Here’s an explanation of the plan.
The daily Bible Studies gathered into individual Bible books.
Nov 29, 2013 • By David Murray • 5 Comments
If you’re depressed and discouraged by all the bad news that’s abounding, try Chelsen Vicari’s Ten Things Evangelicals can be Thankful for This Year. In summary, her Top Ten are:
- Florida Orphan Flooded with Adoption Requests
- The Gospel Reaches Millions through the Record-BreakingThe Bible Series
- Pastor Saeed Abedini’s Family Allowed to Visit, Health Reported to Improve
- Megachurch Donates 1,500 Coats to the Poor, Homeless
- U.S. Supreme Court Agrees to Hear Case on Hobby Lobby Birth Control Plea
- Dr. Russell Moore’s Commitment to a Strong Social Witness
- Rev. Billy Graham’s Powerful Final Address to America
- Amidst Attacks, Operation Christmas Child will Spread the Message of Christ Worldwide
- America’s Pro-life Initiatives
- IRD Successfully Launches Evangelical Action
While I agree with many of these, some of them leave me underwhelmed. So what I would put in their place? My suggestions:
1. The Reformed African American Network: Jemar Tisby, Phillip Holmes, and their team of lively writers are continuing to challenge their own and other communities to build local churches that better reflect the beautiful diversity of God’s Kingdom. I’ve learned so much from these brothers (and sisters), and earnestly pray that God will use them to transform His church by transforming our hearts and minds.
2. 20 Schemes: This extremely tough groundbreaking mission to establish churches in Scotland’s housing schemes has given me hope for my beloved Scotland again. I love the energy, courage, and honesty of Mez McConnell and his co-workers as they journal the disappointments and triumphs of mission work in Scotland’s poorest and most violent communities.
3. Tim Challies: I’m grateful to all my blogging friends who daily sacrifice their time and energy to write edifying and informative posts and connect us with the best resources on the web. But special thanks must go to Tim Challies who maintains a consistently high quality throughout the year, serving hundreds of thousands of readers across the worldwide church. He’s a model of humility, courage, transparency, discernment, and biblical ecumenicity. I read him even before the BBC!
4. Ligonier Ministries: Another ministry that’s producing high quality, reliable, attractive resources year on year. It’s so encouraging to see how well the leadership transition is going under Chris Larson’s visionary guidance, with high quality teaching fellows and faculty supplementing the R.C. Sproul teaching archive. And perhaps the highlight of the past year has been R.C. Sproul Jr’s writing about his painful yet grace-filled journey through the valley of the shadow. It’s a Christian classic in the making.
5. Christian Publishers: I’m so grateful for the work of Christian publishers who continue to provide the church with so many wonderful books.
6. God’s Common Grace: I could provide a multitude of links to examples of this. Where would we be, church or nation, without the mercy of God over all His works (Ps. 145:9)? I praise God every day for His restraining providence and His making the sun to shine and the rain to fall on both the just and the unjust. Without common grace, we’d be unable to preach saving grace.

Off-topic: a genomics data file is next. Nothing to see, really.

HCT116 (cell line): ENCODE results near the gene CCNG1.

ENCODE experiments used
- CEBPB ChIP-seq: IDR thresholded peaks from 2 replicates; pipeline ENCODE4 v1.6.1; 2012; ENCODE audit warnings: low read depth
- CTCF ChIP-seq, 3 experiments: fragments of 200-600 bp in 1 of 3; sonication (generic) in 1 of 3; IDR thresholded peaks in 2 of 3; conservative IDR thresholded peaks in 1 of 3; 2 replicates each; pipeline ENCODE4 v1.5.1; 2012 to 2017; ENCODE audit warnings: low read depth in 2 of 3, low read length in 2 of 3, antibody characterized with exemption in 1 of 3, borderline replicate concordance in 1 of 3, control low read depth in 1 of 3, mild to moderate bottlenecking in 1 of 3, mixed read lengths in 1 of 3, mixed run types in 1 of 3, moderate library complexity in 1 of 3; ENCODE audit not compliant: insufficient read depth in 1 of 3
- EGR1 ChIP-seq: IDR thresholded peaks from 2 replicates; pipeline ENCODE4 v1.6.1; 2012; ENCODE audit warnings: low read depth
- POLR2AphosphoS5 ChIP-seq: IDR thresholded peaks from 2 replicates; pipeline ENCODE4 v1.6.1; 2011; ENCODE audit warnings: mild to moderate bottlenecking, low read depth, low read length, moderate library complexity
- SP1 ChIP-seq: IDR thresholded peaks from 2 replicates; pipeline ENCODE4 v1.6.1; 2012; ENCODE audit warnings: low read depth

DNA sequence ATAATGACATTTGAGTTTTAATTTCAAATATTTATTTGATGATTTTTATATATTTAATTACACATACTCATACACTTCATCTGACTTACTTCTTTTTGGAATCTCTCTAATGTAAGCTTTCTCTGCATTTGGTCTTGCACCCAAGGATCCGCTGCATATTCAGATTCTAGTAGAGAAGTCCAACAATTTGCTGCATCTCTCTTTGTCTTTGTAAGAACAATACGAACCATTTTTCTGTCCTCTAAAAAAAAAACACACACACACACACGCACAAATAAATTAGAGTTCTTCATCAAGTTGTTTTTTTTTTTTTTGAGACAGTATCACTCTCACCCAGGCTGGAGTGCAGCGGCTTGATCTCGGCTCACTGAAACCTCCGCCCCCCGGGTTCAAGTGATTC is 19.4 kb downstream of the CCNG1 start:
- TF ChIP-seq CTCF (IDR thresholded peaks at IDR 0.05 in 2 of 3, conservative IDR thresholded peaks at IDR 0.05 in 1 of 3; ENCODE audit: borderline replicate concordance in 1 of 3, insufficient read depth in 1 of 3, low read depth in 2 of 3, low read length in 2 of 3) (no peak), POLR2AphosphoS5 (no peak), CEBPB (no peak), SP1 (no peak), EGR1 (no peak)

7. Local Churches Everywhere. No, they don’t make headlines, or appear on Top Ten lists, but it’s where the ultimate kingdom work is done week in week out. Of course, every church has its problems, but the vast majority of us love our churches and are so thankful for all who serve there in various roles.
What else do you think should go on the list?
Nov 29, 2013 • By David Murray • 0 Comments
15 Ways to Avoid Burnout When Working in Hard Places
Mez McConnell sends a dispatch from the trenches.
Thankful for our Women’s Ministry and Revive our Hearts
This is a really encouraging and inspiring story and video.
30 Reasons to Be Thankful
A day late, I know, but these truths are timeless.
This Facebook App Can Help You Grieve
Yes, you read that right. Sanctri is a Facebook app for creating memorial pages for loved ones who have passed away.
Nov 28, 2013 • By David Murray • 2 Comments
The world’s most prominent researcher and writer about gratitude, Robert Emmons, defines gratitude as “a felt sense of wonder, thankfulness, and appreciation for life.” Emmons’ research found that people who are thankful in this way tend to be happier, more energetic, more optimistic, and more helpful, more sympathetic, and more forgiving. They are also less materialistic, less depressed, less anxious, and less jealous.
In one study, some participants were asked to write down five things for which they were thankful and to do so once a week for ten weeks in a row. Other groups were asked to list five problems that they had encountered in the week. The findings?
Relative to the control groups, those participants from whom expressions of gratitude were solicited tended to feel more optimistic and more satisfied with their lives. Even their health received a boost; they reported fewer physical symptoms (such as headache, acne, coughing, or nausea) and more time spent exercising (The How of Happiness, 91).
Sonja Lyubomirsky’s studies on patients with chronic illnesses have shown that “on the days that individuals strive to express their gratitude, they experience more positive emotions (that is, feelings like interest, excitement, joy, and pride) and are more likely to report helping someone, to feel connected with others, and even to catch more hours of quality sleep.”
Lyubomirsky’s team went on to discover eight reasons thankfulness is so directly related to happiness (pp. 92-95).
1. Grateful thinking promotes the savoring of positive life experiences
“By relishing and taking pleasure in some of the gifts of your life, you will be able to extract the maximum possible satisfaction and enjoyment from your current circumstances.”
2. Expressing gratitude increases confidence
“When you realize how much people have done for you or how much you have accomplished, you feel more confident and efficacious.”
3. Gratitude helps people cope with stress and trauma.